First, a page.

Themes can be broken into concepts and statements.

A concept would be:

Love

Grief

A statement would be:

Human love is imperfect.

Living with grief is permanent.

And your work as the author is to embody those themes in your character as they navigate the plot and world of the story.

Sara Letourneau is a poet who also writes for diyMFA and coaches. She has a great piece about developing themes in stories and a worksheet on her website. 

She advocates when developing a theme for your character’s story, you can do so in their big choice in act one of the story.

A pause for a refresher. Act One is the beginning of your book where you establish the character, setting, story problem, character goal’s, etc. And it is also the place where the character’s world begins to change. This usually happens in the inciting incident.

Because of the inciting incident, the character that you’ve developed has to make a big-time decision. Will they keep on with the same old, same old or will they make a change that gets them involved with the story, a choice that makes it so their life isn’t going to be the same old, same old at all?

When they make this choice, the story usually enters ACT TWO, the place where everything is different for the main character, a point of no return.

So, what is this choice?

According to Leternous, it has the following elements:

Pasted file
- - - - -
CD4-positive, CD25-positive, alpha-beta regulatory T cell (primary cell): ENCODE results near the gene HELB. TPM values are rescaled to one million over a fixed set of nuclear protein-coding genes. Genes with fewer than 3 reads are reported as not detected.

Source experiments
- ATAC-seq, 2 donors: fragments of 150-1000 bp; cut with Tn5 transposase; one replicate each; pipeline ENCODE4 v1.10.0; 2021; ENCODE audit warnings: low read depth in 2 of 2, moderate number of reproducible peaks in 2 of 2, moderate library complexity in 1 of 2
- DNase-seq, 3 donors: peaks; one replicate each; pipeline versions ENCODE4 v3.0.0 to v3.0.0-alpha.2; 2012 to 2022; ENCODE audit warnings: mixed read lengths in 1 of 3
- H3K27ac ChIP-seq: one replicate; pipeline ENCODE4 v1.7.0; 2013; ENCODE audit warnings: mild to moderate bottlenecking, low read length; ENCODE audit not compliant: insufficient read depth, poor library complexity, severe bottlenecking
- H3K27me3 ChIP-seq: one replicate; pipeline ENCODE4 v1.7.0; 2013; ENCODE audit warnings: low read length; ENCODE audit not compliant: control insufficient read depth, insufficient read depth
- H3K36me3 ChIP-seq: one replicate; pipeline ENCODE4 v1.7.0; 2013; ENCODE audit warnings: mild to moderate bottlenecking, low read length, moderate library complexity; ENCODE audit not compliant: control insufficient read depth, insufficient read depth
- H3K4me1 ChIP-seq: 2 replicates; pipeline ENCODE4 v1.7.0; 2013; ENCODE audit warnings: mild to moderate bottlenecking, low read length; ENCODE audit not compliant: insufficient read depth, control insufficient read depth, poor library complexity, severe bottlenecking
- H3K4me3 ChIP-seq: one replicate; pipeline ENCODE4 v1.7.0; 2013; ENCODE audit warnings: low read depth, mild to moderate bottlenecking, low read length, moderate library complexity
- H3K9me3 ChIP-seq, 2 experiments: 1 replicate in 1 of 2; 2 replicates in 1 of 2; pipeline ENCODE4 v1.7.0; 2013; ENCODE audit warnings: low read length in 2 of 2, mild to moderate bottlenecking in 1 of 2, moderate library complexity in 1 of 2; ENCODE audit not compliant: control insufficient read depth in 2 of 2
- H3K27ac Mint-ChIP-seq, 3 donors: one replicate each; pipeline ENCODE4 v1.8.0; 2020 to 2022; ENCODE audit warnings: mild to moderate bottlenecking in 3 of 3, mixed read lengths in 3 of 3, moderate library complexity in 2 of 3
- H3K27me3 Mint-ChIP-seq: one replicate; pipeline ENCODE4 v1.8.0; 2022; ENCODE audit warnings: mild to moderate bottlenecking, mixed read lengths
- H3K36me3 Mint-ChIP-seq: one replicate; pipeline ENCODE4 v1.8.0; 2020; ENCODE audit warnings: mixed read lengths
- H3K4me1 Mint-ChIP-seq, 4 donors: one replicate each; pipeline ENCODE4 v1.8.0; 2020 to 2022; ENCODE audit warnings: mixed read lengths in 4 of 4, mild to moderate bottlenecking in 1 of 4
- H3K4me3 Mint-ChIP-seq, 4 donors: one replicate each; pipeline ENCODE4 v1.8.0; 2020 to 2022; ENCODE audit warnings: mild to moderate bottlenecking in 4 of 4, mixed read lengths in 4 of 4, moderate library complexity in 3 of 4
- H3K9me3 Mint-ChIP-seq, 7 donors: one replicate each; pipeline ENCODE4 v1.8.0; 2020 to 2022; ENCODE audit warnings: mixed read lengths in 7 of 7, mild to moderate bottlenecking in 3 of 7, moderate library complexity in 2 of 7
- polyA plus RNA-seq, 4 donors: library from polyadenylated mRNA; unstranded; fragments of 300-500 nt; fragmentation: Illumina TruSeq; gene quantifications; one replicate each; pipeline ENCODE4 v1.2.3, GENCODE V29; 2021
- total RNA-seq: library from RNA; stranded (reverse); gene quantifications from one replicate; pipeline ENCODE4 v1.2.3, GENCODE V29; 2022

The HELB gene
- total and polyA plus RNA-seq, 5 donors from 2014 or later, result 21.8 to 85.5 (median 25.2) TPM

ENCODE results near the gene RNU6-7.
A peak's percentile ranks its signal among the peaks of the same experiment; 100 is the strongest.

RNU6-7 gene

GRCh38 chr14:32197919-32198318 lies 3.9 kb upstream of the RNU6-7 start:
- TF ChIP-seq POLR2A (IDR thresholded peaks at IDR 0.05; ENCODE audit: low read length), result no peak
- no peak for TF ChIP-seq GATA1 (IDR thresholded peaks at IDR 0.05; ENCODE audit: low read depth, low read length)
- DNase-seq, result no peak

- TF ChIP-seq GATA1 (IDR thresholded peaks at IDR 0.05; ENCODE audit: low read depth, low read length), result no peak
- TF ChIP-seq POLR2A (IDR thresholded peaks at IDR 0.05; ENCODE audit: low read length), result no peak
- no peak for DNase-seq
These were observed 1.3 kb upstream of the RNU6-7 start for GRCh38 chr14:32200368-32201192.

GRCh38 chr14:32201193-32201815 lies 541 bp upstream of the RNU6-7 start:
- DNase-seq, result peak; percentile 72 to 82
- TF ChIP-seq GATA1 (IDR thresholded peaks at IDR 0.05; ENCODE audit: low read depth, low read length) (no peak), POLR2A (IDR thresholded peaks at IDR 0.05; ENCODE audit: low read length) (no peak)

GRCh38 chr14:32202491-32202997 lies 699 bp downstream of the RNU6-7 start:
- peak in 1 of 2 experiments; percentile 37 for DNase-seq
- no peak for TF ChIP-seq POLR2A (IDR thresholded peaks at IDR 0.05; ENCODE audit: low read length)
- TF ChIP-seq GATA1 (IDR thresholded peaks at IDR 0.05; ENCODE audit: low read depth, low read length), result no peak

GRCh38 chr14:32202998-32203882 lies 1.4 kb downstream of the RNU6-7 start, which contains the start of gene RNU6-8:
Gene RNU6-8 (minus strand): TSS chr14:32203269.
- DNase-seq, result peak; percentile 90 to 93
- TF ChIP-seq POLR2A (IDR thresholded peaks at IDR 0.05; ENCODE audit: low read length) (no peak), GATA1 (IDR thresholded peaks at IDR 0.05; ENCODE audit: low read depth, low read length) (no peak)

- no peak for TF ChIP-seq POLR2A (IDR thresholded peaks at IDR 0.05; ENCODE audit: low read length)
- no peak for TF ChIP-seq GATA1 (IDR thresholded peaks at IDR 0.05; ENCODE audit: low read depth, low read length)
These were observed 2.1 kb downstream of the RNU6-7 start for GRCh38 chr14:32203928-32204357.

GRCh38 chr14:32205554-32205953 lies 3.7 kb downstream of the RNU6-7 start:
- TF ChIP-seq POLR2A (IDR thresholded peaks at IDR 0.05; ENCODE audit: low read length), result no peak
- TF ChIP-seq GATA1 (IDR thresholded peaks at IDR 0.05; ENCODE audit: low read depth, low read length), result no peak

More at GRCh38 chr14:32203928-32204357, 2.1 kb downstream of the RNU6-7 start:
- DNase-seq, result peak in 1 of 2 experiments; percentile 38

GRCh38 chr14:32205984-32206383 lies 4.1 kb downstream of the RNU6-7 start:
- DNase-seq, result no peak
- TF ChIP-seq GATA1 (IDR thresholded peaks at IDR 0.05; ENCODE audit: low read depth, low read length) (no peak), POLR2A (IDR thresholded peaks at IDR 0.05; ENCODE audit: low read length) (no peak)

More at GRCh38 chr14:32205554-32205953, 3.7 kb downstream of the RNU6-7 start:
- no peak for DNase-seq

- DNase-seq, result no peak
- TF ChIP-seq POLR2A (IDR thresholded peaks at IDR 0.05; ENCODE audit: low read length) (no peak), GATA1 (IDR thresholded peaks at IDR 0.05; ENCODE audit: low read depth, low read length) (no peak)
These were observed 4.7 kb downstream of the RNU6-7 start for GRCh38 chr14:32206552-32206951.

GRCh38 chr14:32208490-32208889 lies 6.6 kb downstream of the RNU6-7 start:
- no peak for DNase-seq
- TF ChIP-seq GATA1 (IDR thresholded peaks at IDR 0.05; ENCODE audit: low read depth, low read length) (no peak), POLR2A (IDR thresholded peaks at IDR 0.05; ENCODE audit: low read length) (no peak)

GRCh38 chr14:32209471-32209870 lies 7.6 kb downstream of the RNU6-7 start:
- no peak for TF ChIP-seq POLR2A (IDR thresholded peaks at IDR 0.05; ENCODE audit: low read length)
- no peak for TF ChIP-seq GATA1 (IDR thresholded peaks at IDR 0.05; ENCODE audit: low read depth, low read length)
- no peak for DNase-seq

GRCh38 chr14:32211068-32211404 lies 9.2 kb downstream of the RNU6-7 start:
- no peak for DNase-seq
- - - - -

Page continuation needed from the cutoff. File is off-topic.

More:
• “It typically occurs around the 25% mark, and signals the end of Act I and the beginning of Act II.
  • It shows the protagonist becoming fully engaged in the external conflict.
  • It further establishes the protagonist’s story goal.
  • It raises the stakes and underscores why the story goal matters to the protagonist.”

She writes (and I love this),

“It’s easy to confuse the inciting incident and the Act I choice, since they occur so close together. However, while the inciting incident invites the protagonist into the main conflict, the Act I choice is her RSVP. It shows the protagonist committing to her involvement and taking the first step out of her comfort zone. In other words, it’s her internal response to an external change in her status quo. And like with the inciting incident, it has the ability to reflect a story’s themes.”

So, what does theme have to do with this?

The inciting incident is where your character’s desires are triggered or maybe it’s her fears. It pushes her towards the choice that becomes her story goal.

She uses the Hobbit as an example:

“J. R.R. Tolkien’s The Hobbit:
Bilbo Baggins, the titular Hobbit, meets the wizard Gandalf, who invites him on an upcoming quest. Bilbo initially refuses, claiming he’s not the adventurous type.”